Front Brakes: The right front suspension from my '70 TR6 is shown below.  These have been off the car since the late '80s.  The rotor surface would normally be smooth from usage.  (Hopefully they'll look a little better after we've overhauled them.)   The caliper is to the rear upper side of the axel.   The fluid input pipe and bleed screw are on the upper back side of the caliper.    

 

The photo on right shows an edge view of the caliper.  When the brakes are applied the pistons squeeze the pads against the rotor.  There are no springs to pull the pads away from the rotor when the hydraulic pressure is removed.  The pistons ride against the pads that are adjacent to the rotor when the brakes are released.   This system is self-adjusting in that as the pads wear, the quiescent position of the pistons moves closer to the rotor.  It is also self-adjusting with respect to the position of the rotor; when pressure is applied to the pedal each piston moves to push its pad against the rotor.  The braking force is then applied between the two pistons.  Afterwards, when the pressure is released, the pistons remain in essentially the same position.        

Rear Brakes:  The photo on right shows the top of the right rear suspension arm with various brake components identified.  The photo below shows the side view with the drum removed.  (Things are pretty dirty which is usually the case after a couple a weeks or months of use.)   The adjuster at the bottom is set to hold the lower part of the shoes just short of rubbing the drum.    When the brakes are applied, the fluid forces the piston out of the cylinder in turn forcing the shoes apart at the top and against the drum.  The cylinder is free to slide to front and rear as required to adjust to the position of the drum.  This floating design insures that all the force generated in the cylinder is applied to forcing the shoes against the drum.   There is a mechanical lever beside the rear cylinder that also forces the top of the shoes apart and against the drum when the handbrake is applied.

Handbrake:  The sketch on the right shows the components of the handbrake system.  The sketch was taken from the TRF TR250 catalogue and then processed.   The system consists of a ratcheting handle that is connected via cables to a lever in each rear wheel that forces the brake shoes against the drums.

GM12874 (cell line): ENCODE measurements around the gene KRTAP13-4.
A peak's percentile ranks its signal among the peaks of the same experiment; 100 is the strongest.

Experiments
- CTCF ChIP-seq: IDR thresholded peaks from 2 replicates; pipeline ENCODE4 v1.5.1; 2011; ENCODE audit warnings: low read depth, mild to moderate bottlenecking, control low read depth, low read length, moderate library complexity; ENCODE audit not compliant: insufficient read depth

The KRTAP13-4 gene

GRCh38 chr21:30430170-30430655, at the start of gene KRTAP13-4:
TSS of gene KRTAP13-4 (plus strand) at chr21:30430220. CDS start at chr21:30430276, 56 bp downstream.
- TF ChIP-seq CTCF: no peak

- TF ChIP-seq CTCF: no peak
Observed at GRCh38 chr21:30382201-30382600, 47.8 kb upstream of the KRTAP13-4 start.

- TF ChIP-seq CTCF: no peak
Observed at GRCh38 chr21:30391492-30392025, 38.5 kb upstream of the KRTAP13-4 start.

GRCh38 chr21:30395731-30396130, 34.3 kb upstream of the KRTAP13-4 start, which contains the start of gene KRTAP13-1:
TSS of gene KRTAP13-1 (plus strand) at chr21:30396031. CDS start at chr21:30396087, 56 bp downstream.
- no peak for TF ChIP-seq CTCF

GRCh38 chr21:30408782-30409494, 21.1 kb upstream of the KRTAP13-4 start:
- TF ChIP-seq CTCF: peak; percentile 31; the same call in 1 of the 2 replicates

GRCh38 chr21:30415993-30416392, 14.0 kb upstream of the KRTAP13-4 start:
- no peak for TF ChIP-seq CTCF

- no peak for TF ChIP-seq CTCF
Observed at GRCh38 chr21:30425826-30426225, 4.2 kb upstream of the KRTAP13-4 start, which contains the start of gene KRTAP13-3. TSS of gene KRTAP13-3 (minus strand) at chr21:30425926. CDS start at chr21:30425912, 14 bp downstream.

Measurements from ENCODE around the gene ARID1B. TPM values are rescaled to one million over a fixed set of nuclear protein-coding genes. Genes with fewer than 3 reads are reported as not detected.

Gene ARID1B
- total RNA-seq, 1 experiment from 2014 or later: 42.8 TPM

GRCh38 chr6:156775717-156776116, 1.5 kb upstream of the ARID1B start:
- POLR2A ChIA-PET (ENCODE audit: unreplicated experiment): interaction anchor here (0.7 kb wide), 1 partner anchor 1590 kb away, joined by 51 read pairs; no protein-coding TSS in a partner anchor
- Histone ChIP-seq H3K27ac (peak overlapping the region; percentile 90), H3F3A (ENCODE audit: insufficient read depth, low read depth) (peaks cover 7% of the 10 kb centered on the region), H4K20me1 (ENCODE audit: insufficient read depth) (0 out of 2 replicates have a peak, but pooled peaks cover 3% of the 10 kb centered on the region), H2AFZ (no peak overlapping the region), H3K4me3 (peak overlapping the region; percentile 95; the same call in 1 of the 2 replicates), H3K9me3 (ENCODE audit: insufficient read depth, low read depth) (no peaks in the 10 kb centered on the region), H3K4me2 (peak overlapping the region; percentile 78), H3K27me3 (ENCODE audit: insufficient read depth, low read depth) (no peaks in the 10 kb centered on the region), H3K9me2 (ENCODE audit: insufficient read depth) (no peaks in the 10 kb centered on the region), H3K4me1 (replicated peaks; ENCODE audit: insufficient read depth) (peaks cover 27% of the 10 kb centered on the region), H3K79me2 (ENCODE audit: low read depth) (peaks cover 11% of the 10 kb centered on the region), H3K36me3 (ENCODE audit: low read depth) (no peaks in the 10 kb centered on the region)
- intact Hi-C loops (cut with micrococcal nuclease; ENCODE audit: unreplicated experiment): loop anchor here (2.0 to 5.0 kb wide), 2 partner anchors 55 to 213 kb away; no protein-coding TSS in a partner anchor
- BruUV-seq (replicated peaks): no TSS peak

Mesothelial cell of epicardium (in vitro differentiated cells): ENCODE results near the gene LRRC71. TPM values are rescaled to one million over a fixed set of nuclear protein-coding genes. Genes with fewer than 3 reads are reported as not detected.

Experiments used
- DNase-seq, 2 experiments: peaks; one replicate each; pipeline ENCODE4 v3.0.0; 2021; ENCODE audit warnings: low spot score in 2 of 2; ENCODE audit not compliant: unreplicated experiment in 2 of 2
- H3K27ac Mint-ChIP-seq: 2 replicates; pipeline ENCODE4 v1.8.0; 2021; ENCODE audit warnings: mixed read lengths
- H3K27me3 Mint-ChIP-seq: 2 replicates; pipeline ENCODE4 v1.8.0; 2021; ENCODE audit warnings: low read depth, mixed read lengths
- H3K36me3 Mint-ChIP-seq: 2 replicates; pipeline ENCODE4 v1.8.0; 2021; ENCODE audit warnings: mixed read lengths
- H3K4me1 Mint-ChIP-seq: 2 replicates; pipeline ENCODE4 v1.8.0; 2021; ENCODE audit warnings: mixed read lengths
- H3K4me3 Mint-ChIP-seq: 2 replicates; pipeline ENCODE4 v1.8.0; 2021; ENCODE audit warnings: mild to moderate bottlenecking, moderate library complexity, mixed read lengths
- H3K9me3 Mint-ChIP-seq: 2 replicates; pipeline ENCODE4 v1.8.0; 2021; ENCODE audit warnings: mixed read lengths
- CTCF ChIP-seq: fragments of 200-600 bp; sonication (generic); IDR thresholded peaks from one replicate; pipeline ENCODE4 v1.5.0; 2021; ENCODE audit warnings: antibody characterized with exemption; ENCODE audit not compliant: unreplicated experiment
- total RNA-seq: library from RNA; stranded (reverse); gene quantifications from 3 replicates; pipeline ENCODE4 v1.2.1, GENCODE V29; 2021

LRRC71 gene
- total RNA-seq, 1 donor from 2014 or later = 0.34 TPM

Servo: The photo taken from the right side of my '76 TR6 shows the brake master cylinder and the servo, the big black canister to which the master cylinder is mounted.   The black hose connects the servo to the intake manifold.  I looked up servo at Merriam-Webster OnLine and was referred to ser·vo·mech·a·nism
Pronunciation: 's&r-vO-"me-k&-"ni-z&m
Function: noun
Etymology: servo- (as in servomotor) + mechanism
Date: 1926:  "an automatic device for controlling large amounts of power by means of very small amounts of power and automatically correcting the performance of a mechanism.
  The little speaker symbol can be clicked (on the Merriam-Webster site, not here) to hear the word pronounced properly. 

For this system, the controlled is the force applied to the master cylinder piston.   The controlling is the force applied to the brake pedal.   If everything is working right, a small force on the brake pedal can produce a large force on the master cylinder piston.  Where does the extra force come from ---- as some of the younger generation are fond of saying  --- "it sucks"  -- the suction coming from that black hose to the intake manifold.   Us more mature folks might say  "the depression in the intake manifold is transferred via the black hose to the servo creating a situation where atmospheric pressure can be used to push on the brakes". 

The middle and lower photos on the right are of an old servo I had laying around.   Note that the orientation is the opposite from the photo of my '76; the pedal is on the right and the master cylinder is on the left.   The big black plastic thing in the middle is called the diaphragm plate and the rubber thing around it is called the diaphragm.  The diaphragm is pulled back from part of the plate in the center photo.  The push rod from the pedal is held separated about a 1/4" from the push rod on the master cylinder by the spring visible on the pedal side push rod.  If the system fails, this spring merely compresses the ~1/4" and the pedal force is transferred to the master cylinder.   The big bedspring forces the diaphragm to the pedal side of the canister in the relaxed state.